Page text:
Black Butte Coal looking to explore over new federal coal reserves

The U.S. Bureau of Land Management plans to publish in the Jan. 12 Federal Register a notice seeking companies to share exploration expenses and results with Black Butte Coal on federal coal deposits within 23,232 acres in Sweetwater County, Wyoming.

“Black Butte Coal Company has applied to the BLM for a coal exploration license on public lands in the Salt Wells area near the existing Black Butte Coal Mine located near Point of Rocks, Wyoming,” said the notice. “The purpose of the exploration program is to obtain geologic knowledge of the coal underlying the exploration area for the purpose of assessing the coal resources there.”

BLM also plans to publish a separate Jan. 12 notice about Black Butte Coal plans to explore another 11,469 acres of federal land near its existing mine.

These offers to share the exploration program is mandated by federal law, but are rarely taken up in cases like this, particularly since the Black Butte operation is so isolated from other existing coal mining operations. Black Butte Coal is a primary supplier to the nearby Jim Bridger power plant, which is co-owned by PacifiCorp and Idaho Power.

Notable is that PacifiCorp and Idaho Power, co-owners of the Jim Bridger power plant and the adjacent Bridger Coal Co. (BCC) mining operations in southwest Wyoming, plan to cut BCC production in coming years and take more coal from outside supplier Black Butte Coal. Cindy Crane, President and CEO of PacifiCorp d/b/a Rocky Mountain Power, described that change in heavily-redacted November 2014 testimony filed at the Washington Utilities and Transportation Commission. 

The Bridger plant is fueled by coal supplied by Black Butte and BCC. BCC is a joint venture that mines coal for delivery to the adjacent Bridger plant. PacifiCorp owns a two-thirds interest in BCC, and Idaho Power owns a one-third interest. PacifiCorp and Idaho Power have the same ownership percentages in the Bridger power plant itself.

A projected increase in the delivered price of Black Butte coal is a result of a request for proposals (RFP) for Wyoming coal conducted by the Bridger plant owners in June 2014. The current Black Butte coal supply agreement terminates during the first quarter of 2015.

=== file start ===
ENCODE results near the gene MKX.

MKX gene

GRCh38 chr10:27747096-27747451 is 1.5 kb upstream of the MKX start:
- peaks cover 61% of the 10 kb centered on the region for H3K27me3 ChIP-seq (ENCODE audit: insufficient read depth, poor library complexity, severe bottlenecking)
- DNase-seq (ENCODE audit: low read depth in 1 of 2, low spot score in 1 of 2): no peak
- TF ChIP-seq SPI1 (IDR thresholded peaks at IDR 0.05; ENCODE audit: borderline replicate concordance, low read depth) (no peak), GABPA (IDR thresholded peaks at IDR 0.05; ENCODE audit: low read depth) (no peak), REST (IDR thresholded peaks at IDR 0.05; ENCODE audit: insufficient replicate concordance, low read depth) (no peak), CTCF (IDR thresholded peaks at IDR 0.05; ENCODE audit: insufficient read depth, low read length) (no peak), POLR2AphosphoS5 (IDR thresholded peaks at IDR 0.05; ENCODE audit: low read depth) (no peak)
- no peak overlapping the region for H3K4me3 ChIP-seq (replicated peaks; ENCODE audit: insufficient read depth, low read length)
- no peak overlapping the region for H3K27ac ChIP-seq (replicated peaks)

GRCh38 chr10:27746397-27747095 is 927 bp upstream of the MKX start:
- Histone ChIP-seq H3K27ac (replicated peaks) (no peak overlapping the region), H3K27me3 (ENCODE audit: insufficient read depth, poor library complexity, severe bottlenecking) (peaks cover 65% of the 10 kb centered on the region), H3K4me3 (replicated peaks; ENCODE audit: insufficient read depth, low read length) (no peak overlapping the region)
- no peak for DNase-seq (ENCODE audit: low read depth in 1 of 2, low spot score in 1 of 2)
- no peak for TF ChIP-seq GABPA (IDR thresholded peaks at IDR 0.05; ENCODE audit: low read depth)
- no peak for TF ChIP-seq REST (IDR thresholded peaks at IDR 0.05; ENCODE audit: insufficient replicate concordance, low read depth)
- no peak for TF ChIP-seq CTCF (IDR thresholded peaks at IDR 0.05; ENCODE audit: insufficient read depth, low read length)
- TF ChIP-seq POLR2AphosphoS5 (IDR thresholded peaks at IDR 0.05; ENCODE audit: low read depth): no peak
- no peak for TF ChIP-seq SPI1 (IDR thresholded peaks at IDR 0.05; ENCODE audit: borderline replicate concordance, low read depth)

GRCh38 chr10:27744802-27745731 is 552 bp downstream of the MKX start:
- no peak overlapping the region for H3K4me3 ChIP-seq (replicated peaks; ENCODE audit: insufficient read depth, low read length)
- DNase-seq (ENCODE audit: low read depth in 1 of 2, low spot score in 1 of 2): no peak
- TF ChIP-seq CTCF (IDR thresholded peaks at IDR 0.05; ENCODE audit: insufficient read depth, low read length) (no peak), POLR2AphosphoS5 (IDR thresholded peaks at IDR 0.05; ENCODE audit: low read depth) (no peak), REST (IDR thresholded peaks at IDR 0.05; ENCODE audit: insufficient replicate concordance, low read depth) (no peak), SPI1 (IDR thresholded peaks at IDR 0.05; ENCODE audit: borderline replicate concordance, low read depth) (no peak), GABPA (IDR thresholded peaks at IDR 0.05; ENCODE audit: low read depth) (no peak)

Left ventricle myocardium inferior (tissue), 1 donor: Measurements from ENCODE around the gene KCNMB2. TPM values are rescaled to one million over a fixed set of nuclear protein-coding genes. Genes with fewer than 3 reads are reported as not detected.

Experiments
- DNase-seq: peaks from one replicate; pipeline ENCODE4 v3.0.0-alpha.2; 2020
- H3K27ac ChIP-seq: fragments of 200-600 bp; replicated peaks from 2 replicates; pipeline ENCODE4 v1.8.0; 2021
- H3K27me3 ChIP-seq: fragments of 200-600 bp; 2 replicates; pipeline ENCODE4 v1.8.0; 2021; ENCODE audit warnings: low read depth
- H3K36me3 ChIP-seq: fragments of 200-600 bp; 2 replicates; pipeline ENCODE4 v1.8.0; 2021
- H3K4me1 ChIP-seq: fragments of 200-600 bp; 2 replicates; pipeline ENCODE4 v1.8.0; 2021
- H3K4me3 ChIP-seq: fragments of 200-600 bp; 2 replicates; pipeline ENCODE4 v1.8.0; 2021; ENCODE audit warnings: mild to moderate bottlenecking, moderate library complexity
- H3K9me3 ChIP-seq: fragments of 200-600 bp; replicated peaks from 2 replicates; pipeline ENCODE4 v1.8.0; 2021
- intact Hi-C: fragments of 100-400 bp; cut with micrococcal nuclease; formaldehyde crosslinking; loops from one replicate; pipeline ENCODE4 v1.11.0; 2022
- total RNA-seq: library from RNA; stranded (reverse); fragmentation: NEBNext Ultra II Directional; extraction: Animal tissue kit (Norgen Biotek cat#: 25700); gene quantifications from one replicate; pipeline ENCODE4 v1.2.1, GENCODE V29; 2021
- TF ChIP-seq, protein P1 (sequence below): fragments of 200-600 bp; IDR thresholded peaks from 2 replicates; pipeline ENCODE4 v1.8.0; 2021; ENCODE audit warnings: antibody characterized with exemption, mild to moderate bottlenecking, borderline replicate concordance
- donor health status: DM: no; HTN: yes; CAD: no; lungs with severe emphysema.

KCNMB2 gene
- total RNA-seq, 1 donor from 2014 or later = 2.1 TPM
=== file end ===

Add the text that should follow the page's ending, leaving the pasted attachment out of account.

The Bridger plant owners engaged both Ambre Energy, the operator of the Black Butte mine, and the Union Pacific Railroad in contract negotiations. The terms of the new coal supply arrangement for the Bridger plant reflect a fixed free-on-board  (FOB) price for Black Butte coal through 2017. The Jim Bridger plant owners also negotiated new rail rates with the Union Pacific through 2017.

An increase in BCC prices reflects the company’s updated mine plan, which was prepared in July 2014. Under the new mine plan, BCC’s volumes decrease by a redacted amount. The BCC tonnage reduction is primarily associated with updates to BCC’s underground mine plan. The mine plans for both BCC’s surface and underground operations were updated in July 2014. There are three significant factors contributing to decreased underground production in the July 2014 plan:

  • Reduction in continuous miner production shifts due to changes in workforce schedules for underground mine employees. The underground mine is now operating two 10-hour shifts, four days per week, compared to two 12-hour shifts, six days per week, in the October 2013 plan.
  • A reduction in the amount of coal produced by the longwall system; and
  • Shortening of the 15th 14 right longwall panel.

The underground mine has been unable to maintain two 12-hour shifts, six days per week, due to limited workforce availability. Since its inception early last decade, the BCC underground mine has experienced high turnover rates as underground miners have gained experience and pursued jobs in the trona industry in Southwest Wyoming. The mine has relied heavily on contract mining services, such as Price Mine Service, to supplement the workforce. Despite the contract labor, BCC has been unable to sustain the continuous mining activity that is necessary to support longwall panel development. The revised workforce schedule allows the mine to fully staff two 10-hour shifts, four days per week.

Despite these issues, BCC prices remain comparable to Black Butte, Crane said. BCC coal is also less expensive than other Southwest Wyoming coal supply options. As part of its coal RFP in June 2014, the Bridger plant owners sought coal supplies from the other coal mines in Southwest Wyoming—Westmoreland Coal’s Kemmerer mine, which supplies PacifiCorp’s adjacent Naughton power plant, and Kiewit Mining’s Haystack mine.

About Barry Cassell 20414 Articles
Barry Cassell is Chief Analyst for GenerationHub covering coal and emission controls issues, projects and policy. He has covered the coal and power generation industry for more than 24 years, beginning in November 2011 at GenerationHub and prior to that as editor of SNL Energy’s Coal Report. He was formerly with Coal Outlook for 15 years as the publication’s editor and contributing writer, and prior to that he was editor of Coal & Synfuels Technology and associate editor of The Energy Report. He has a bachelor’s degree from Central Michigan University.